American Education Week was held November 15 – 19. As part of this year’s annual celebration of lifelong learning, students were invited to respond to the following prompt:
In 2002, President Obama famously said: “Change will not come if we wait for some other person or some other time. We are the ones we’ve been waiting for. We are the change that we seek.” What do you want to change about the world, and why is being a lifelong learner important to making the change that you seek?
Two winners were selected: Kalkidan Kebede ’23 and Brizel Martinez Cruz ’25. Their essays are below.
Humans are notorious for being malicious towards each other. We have fought one another since the beginning of time trying to assert our dominance by using our distinct differences such as race, gender, and beliefs to determine inferiority and superiority. I want to change humanity’s perspective on diversity because there are many people who are genuinely terrified of differences.
This terror turns into hate which stems from ignorance. Some of us have never been exposed to people who come from different backgrounds, and we have allowed our family members and schools to dictate how we view certain groups of people. For example, after 9/11 many Americans feared the religion of Islam. That fear and anger caused violence towards Muslims and Arabs. Their culture and religion deemed them to be terrorists. The 9/11 attacks were done by Muslim extremists, but that does not mean that all Muslims are terrorists and that all Arabs are Muslim. Had we inquired more and listened to Muslims we would know that Islam is a peaceful religion. Our failure to conduct our own research and challenge the status quo has led us to be indifferent and cruel towards others. We cannot have half of humanity understand the beauty of diversity and leave the other half in the dark to commit treacherous actions against other human life. To accept diversity for what it truly is, a blessing, we must keep an open mind and listen to each other. If we are not always learning and aspiring to understand the world outside of what we know it as then extremists rise, like we see today.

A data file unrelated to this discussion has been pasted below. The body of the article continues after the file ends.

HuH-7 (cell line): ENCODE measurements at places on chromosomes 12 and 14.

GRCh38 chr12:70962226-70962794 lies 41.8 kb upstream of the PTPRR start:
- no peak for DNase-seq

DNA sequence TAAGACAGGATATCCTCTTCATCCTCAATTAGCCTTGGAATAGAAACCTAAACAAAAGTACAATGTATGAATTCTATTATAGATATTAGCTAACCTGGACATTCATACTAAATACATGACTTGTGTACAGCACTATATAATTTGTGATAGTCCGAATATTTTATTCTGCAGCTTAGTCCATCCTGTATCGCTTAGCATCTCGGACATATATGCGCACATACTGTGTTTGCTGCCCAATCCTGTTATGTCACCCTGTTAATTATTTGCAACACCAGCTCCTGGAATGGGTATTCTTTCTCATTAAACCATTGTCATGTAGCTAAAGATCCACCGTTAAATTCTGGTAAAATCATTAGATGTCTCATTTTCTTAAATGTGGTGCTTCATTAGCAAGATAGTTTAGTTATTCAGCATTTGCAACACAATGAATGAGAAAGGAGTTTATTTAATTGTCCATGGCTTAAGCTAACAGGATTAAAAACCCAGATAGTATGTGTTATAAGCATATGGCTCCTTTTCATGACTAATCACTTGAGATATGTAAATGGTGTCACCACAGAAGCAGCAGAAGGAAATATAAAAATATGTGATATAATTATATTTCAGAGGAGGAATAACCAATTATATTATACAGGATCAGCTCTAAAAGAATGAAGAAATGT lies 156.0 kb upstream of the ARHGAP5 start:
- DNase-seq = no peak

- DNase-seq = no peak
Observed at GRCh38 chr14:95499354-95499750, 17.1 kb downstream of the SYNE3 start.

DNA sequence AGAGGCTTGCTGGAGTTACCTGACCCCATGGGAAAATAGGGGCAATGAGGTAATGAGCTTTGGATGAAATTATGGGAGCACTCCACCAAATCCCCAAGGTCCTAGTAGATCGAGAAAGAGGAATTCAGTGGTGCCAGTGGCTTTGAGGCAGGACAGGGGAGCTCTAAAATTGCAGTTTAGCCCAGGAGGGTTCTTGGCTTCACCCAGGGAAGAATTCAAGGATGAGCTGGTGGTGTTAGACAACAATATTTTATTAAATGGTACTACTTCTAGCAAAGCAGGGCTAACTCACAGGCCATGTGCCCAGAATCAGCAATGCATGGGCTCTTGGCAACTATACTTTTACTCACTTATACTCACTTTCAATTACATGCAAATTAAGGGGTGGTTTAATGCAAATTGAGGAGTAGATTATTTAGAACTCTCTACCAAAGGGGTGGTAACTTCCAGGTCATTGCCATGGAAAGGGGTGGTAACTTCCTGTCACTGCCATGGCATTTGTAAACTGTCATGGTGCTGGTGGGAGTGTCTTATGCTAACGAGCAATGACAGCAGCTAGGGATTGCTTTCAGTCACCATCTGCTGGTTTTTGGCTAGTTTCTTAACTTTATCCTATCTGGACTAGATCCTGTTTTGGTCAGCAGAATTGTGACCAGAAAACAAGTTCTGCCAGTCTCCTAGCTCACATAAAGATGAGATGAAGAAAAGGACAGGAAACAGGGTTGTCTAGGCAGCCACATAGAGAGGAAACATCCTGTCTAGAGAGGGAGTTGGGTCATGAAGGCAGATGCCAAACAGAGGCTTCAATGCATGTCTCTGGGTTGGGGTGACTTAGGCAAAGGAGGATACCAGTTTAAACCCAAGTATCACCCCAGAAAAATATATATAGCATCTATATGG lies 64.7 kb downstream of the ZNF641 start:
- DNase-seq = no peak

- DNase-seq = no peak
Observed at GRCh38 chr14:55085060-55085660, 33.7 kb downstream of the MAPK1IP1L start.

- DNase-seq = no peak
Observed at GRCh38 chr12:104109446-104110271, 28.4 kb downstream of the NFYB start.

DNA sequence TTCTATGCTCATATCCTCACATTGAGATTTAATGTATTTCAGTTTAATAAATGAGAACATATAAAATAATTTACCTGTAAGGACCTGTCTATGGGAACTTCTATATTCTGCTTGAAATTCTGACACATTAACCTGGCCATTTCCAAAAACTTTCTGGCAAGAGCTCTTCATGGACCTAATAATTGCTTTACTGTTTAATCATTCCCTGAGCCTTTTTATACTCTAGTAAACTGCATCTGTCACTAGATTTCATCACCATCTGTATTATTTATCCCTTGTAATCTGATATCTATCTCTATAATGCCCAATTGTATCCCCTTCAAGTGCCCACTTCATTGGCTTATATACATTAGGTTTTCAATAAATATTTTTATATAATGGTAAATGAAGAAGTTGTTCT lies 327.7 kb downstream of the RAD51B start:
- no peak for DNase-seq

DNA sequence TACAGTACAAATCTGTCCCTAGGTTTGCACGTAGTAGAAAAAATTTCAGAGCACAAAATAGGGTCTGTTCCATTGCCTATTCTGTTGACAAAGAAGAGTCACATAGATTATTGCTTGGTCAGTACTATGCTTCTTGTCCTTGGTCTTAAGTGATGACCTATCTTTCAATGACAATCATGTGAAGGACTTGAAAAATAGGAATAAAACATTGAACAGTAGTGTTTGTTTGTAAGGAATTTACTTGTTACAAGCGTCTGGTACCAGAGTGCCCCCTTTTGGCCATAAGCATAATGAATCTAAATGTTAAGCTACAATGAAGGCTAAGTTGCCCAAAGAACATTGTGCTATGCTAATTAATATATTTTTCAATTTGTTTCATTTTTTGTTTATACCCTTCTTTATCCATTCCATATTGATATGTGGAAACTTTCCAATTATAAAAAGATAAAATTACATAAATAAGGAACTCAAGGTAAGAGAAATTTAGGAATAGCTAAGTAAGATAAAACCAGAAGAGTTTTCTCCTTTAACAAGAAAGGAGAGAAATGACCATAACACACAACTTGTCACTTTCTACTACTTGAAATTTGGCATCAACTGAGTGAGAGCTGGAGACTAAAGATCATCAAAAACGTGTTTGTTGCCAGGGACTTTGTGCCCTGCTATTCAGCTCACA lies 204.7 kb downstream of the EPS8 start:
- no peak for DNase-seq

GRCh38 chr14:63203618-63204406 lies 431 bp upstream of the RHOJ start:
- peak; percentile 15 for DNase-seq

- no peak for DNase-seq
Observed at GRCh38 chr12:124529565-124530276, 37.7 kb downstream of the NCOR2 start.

Sadly, most of our issues in the world arise from the refusal to accept others as they are. For instance, the Israeli-Palestinian conflict, although started over land disputes, religion and differences in culture have also played a role in this conflict. Many have been murdered over features they were naturally born with while others have been killed for simply expressing who they are. If we want to see change in the world, if we want peace and to be liberated from the shackles of close mindedness, then we must learn to think critically; we must learn to speak out and to fight for what is morally correct; we must constantly learn about new cultures, languages, beliefs and accept the fact that we were never made to be the exact same. We have different abilities and minds that should be widely celebrated instead of destroyed.